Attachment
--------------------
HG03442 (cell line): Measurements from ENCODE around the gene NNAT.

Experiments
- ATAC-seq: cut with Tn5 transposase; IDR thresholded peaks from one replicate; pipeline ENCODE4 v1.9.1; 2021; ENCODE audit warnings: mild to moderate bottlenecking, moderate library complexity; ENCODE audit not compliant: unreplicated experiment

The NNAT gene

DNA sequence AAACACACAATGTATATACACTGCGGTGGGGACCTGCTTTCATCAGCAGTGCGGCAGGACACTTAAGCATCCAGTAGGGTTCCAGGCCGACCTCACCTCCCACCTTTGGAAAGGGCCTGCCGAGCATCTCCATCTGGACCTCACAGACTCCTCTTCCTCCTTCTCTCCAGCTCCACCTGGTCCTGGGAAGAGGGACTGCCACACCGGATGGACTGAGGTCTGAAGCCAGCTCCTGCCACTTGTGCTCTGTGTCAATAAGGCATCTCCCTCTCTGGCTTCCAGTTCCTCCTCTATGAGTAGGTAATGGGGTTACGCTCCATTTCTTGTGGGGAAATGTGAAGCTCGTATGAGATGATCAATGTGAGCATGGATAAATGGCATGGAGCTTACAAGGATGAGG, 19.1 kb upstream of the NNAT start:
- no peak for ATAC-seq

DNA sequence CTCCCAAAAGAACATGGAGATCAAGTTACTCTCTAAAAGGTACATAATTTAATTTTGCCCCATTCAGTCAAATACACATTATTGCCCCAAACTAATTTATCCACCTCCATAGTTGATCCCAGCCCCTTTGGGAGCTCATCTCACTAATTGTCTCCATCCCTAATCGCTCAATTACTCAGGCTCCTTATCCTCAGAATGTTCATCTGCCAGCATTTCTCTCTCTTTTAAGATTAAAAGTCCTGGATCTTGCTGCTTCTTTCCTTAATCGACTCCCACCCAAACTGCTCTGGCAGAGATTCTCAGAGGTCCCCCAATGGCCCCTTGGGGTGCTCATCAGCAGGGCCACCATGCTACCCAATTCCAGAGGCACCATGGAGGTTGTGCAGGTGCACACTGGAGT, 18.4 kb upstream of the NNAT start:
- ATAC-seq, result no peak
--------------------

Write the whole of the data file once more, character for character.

HG03442 (cell line): Measurements from ENCODE around the gene NNAT.

Experiments
- ATAC-seq: cut with Tn5 transposase; IDR thresholded peaks from one replicate; pipeline ENCODE4 v1.9.1; 2021; ENCODE audit warnings: mild to moderate bottlenecking, moderate library complexity; ENCODE audit not compliant: unreplicated experiment

The NNAT gene

DNA sequence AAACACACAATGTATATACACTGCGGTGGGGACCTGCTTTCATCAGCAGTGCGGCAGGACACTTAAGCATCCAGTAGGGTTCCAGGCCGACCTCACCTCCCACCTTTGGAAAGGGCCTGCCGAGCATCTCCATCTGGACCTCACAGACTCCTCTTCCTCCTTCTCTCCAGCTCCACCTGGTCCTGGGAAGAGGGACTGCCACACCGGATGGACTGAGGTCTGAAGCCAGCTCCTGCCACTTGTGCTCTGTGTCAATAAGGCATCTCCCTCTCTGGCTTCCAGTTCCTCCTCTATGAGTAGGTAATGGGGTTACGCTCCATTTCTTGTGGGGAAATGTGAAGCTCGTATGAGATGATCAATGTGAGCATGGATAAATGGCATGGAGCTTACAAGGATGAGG, 19.1 kb upstream of the NNAT start:
- no peak for ATAC-seq

DNA sequence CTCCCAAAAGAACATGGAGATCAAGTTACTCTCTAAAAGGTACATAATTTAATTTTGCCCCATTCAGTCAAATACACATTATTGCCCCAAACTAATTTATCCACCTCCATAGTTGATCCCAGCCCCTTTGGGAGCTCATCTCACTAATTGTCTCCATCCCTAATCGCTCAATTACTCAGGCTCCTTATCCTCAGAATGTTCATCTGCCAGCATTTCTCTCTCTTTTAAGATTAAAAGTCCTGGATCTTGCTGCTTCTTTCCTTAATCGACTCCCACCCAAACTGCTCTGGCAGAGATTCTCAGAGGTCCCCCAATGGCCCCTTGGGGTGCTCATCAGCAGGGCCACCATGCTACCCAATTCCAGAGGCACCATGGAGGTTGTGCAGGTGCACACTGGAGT, 18.4 kb upstream of the NNAT start:
- ATAC-seq, result no peak